Convert HID Grow Lights to LED
We’ve been getting a lot of messages from you all about changing over to LED lights for your plants. You’re asking, “What do I need to do differently to make LED lights work well?”
Here’s a quick tip: Remember that enzyme in plants, RuBisCO, we talked about before? When you switch from HID to LED lights, you should turn up the heat a little.
LEDs don’t make things as warm as HIDs do, and plants need to be warm enough to grow properly. Try bumping up the temperature in your growing space by about 3-6 degrees Fahrenheit (that’s 2-4 degrees Celsius) higher than what you did with HIDs, then see how it goes and adjust if you need to.
Again, about RuBisCO: RuBisCO is like a tiny worker in plant leaves that helps turn air and energy from the sun into food for the plant.
It’s super important because it’s the first step in making all the stuff plants need to grow. But this little guy works best at certain temperatures, so if it’s too cold, it won’t work as fast, and your plants won’t grow as quick.
That’s why you want to keep your plants nice and warm, especially when using LEDs.
HID Grow Lights VS LED Comparison Table
|Fragile - has moving parts, glass bulbs, and filaments
|Heavy-duty, has no electrode or filament, shock & vibration resistant
|10,000 to 25,000 hours
|-30° to 65°C
|-55° to 70°C
|Requires 5-10 minute warm-up time, creates light in all directions
|Turns on instantly, no flickering, creates focused light
|Lower upfront cost, but requires regular relamping and ballast replacement
|Higher upfront cost but virtually no maintenance expenses
A/C Performance: LED VS. HID
When it comes to cooling your grow room, LED and HID lights act very differently. HID lights get hot really fast because they work by making a gas so hot it shines bright.
They can reach their top heat in just about 10 to 15 minutes, which doesn’t give your air conditioner (A/C) much time to kick in and cool things down. It’s like the A/C is always playing catch-up with the heat, which can be tough on it and might even shorten its life.
LEDs, on the other hand, take their time to warm up, usually around 30 to 60 minutes. This chill pace is much easier for the A/C to handle because it can start cooling down the air as the heat slowly builds up, just like it’s meant to do.
If you look at the charts we’ve got, you’ll see that with HID lights, the A/C has to work harder and deal with a bigger difference between the hot and cool temperatures it’s trying to manage.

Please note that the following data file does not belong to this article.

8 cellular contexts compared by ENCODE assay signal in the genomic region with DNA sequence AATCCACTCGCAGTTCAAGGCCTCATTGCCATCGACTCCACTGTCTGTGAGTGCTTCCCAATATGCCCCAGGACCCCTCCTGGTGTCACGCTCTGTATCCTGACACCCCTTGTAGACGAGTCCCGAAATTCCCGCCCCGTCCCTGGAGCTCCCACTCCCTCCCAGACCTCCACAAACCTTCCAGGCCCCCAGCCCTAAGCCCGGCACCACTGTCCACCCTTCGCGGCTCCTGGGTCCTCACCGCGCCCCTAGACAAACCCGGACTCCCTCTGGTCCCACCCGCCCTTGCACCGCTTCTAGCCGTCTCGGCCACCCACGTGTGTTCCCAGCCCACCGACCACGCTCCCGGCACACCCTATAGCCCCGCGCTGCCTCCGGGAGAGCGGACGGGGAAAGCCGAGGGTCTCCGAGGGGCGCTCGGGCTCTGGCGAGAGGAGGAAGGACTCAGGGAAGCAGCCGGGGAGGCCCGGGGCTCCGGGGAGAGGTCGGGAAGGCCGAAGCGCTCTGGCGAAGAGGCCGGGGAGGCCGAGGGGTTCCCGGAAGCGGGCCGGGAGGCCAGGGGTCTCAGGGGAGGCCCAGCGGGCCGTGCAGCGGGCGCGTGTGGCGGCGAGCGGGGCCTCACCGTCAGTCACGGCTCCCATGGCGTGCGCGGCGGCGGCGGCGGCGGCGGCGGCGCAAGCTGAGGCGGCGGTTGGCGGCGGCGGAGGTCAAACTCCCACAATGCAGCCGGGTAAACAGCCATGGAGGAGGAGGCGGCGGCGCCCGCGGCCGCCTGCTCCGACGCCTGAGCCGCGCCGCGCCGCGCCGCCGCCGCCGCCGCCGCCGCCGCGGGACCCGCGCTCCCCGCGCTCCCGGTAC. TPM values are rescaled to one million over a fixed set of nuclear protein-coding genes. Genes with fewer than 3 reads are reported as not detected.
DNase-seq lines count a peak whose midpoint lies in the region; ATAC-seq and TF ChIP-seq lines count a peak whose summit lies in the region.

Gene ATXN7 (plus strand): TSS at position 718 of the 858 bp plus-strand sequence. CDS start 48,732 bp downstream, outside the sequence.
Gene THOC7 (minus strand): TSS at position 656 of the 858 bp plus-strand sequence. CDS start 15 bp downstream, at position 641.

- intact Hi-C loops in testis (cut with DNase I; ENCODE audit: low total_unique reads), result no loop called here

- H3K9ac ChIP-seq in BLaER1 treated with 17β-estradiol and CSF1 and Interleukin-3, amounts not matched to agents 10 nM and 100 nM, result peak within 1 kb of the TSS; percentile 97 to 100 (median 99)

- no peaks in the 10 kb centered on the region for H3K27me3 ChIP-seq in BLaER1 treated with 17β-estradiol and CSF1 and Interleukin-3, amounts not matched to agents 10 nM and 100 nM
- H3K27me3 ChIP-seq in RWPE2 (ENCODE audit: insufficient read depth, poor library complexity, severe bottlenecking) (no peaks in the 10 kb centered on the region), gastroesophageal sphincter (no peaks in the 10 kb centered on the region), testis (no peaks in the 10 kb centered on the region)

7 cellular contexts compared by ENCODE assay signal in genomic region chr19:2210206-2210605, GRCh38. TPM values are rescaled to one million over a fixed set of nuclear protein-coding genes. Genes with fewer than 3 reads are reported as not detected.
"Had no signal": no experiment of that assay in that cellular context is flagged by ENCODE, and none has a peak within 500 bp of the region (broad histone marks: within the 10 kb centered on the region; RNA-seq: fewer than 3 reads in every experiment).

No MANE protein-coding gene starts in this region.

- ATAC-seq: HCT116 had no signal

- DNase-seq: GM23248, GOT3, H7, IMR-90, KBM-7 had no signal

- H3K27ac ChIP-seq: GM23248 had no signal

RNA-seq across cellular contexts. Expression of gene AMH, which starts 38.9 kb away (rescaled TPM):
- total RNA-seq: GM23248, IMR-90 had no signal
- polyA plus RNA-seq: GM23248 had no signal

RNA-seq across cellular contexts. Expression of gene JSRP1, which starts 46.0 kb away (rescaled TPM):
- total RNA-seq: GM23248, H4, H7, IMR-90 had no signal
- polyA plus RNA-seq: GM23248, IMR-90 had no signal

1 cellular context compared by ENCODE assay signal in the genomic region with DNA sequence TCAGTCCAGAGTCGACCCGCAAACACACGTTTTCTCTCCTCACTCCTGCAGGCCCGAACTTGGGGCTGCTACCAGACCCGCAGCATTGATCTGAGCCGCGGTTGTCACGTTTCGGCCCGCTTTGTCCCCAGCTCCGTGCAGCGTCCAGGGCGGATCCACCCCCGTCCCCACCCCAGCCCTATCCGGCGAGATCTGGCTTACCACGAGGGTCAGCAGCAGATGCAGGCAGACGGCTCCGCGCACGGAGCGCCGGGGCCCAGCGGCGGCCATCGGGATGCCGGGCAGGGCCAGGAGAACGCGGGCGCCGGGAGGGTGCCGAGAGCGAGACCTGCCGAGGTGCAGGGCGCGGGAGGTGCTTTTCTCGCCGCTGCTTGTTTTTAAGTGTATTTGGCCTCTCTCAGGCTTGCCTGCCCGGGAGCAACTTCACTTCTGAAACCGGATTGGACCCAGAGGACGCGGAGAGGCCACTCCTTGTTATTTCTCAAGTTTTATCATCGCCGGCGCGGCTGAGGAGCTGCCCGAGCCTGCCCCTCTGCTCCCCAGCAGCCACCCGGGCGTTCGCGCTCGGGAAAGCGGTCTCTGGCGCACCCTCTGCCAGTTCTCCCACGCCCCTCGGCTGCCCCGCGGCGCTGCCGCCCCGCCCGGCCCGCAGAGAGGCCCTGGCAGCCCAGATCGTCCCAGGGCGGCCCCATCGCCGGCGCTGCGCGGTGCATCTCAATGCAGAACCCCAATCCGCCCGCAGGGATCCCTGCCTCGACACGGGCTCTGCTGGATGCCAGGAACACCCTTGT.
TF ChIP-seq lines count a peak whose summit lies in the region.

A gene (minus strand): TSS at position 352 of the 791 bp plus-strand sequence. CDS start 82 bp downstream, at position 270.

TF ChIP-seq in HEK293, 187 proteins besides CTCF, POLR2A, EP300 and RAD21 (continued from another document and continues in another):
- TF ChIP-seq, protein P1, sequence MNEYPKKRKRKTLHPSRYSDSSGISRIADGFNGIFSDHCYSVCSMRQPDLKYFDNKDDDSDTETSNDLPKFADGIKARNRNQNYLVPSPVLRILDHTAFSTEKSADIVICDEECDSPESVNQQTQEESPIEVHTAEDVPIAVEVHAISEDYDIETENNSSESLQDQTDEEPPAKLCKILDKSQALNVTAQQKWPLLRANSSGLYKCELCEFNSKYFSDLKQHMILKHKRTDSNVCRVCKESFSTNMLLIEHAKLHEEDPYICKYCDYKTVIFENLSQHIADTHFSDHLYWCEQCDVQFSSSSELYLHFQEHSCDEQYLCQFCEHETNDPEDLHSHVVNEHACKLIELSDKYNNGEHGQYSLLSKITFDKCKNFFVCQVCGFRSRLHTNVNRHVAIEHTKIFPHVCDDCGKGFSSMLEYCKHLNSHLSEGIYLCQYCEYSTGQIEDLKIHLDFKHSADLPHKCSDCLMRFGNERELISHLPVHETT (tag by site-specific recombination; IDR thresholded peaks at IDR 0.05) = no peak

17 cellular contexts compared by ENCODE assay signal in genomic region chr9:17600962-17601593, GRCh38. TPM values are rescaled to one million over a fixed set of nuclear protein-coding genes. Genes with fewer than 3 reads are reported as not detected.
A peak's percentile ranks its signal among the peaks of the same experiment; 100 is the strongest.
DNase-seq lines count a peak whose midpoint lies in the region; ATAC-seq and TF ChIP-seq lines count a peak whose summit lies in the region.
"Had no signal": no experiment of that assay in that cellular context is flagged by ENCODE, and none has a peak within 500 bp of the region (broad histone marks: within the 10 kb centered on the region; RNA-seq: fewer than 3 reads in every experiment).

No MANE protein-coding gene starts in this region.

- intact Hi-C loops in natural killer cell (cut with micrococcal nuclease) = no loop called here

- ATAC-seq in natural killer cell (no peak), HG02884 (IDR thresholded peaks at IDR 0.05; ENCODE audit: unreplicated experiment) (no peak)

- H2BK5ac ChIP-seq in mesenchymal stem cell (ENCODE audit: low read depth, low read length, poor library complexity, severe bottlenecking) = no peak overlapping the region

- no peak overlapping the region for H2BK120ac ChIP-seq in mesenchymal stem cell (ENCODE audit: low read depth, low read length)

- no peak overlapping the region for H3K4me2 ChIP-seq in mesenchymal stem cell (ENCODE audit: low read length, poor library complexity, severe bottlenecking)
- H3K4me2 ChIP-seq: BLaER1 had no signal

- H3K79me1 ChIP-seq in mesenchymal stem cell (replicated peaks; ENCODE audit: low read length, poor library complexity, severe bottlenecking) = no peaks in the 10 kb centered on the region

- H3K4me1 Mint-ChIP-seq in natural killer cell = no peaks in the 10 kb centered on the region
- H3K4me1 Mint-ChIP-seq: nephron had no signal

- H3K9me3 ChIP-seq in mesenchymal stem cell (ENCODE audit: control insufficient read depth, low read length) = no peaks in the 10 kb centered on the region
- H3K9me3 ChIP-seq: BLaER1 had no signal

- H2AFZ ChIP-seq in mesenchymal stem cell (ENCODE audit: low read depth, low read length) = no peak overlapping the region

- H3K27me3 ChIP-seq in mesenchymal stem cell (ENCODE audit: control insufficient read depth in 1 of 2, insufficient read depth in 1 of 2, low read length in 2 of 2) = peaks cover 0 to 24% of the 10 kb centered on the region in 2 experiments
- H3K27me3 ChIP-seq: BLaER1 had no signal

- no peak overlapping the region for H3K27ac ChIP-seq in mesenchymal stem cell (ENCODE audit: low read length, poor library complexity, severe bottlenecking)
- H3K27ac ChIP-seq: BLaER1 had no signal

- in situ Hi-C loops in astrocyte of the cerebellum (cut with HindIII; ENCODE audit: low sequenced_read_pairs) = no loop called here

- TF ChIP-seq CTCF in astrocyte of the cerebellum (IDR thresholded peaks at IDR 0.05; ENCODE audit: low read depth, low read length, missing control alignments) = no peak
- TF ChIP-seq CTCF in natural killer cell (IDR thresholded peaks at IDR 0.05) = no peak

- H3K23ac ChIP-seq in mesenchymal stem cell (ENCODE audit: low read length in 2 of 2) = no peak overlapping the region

Changes in Dehumidification Strategy
Like we talked about before, plants are like sponges; they suck up water and then let out about 97% of it back into the air. If you have a big plant, say over 5 feet tall, that’s a lot of water getting into the air.
And when you water your plants by hand or mist them, you’re adding even more moisture, which can really make things humid, especially if you’ve got a big room with thousands of plants.
A lot of growers use their air conditioning (A/C) to help keep the moisture levels down. This might be okay when you’re using those hot HID lights because they make the A/C work harder, pulling out moisture along the way.
But if you switch to LED lights, especially in colder months, you might hit a snag. You see, LEDs don’t need the room to be as hot, which means the A/C won’t run as much, and that means it won’t pull out as much water from the air.
Sure, warmer air can hold more water, but it’s often not enough to make up for the difference.
If you’re thinking of switching your grow room from HIDs to LEDs, you’re probably going to need to beef up your dehumidifying game. We’ve seen LED rooms that needed double the dehumidification than rooms with HIDs.
It’s a good idea to get help from a grow expert and an HVAC pro who knows their stuff about plants when you make the switch. They can help you get the humidity just right from the get-go.
When LED grow lights first hit the market, everyone wanted to see how they stacked up against the old-school HID lights in a direct face-off. People were like, “Let’s see if they really work!”.
But here’s the thing: these trials could be set up to make one or the other look better, all based on the room temperature.
Let’s say you want HID lights to come out on top: just drop the temperature of the room. HID lights give off a lot of heat, which can keep them toasty, while the LED-grown plants might get too cold and not grow as much.
On the flip side, if you’re rooting for LEDs, crank up the heat. The plants under the HID lights might get too hot, which could mess with their growth and quality, but the LEDs will be just fine.
Besides just the temperature, there’s also the chance that light from the HID side might spill over and boost the LED side’s results, because HID lights aren’t great at only hitting their target area and can accidentally “leak” light.
That’s another reason why these head-to-head trials might not give us the real scoop on which light is better.